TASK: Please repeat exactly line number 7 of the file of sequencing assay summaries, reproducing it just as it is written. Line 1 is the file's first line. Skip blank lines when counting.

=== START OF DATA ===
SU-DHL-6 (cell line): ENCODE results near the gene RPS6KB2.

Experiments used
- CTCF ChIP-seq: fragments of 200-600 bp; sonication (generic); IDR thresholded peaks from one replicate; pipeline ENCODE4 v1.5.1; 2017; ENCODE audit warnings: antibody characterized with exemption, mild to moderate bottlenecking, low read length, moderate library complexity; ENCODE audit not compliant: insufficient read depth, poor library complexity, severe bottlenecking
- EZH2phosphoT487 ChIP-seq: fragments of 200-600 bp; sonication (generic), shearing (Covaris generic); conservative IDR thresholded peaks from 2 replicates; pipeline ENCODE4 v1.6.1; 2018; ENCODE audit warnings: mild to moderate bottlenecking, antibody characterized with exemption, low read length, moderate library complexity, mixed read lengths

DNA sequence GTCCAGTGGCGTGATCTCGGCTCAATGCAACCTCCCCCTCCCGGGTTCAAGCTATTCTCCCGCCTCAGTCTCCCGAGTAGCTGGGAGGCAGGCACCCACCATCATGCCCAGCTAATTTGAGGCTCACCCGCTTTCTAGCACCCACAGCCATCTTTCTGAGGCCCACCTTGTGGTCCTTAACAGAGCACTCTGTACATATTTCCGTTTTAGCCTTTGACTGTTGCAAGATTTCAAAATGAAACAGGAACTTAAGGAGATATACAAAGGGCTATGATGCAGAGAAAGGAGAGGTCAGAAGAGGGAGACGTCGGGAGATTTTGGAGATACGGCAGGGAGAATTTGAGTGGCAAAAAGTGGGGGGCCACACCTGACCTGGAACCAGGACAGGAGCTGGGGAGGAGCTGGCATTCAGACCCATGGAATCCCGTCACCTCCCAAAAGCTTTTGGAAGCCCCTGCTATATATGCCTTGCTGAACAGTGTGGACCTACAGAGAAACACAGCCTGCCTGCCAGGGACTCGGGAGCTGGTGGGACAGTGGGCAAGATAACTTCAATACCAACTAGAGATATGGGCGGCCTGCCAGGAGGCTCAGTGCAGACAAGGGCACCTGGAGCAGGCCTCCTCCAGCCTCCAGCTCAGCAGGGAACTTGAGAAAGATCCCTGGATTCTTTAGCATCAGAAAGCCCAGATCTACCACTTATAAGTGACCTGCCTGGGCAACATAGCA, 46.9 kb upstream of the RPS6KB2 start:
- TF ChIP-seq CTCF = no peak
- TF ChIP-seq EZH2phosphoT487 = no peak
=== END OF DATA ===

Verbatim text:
- TF ChIP-seq EZH2phosphoT487 = no peak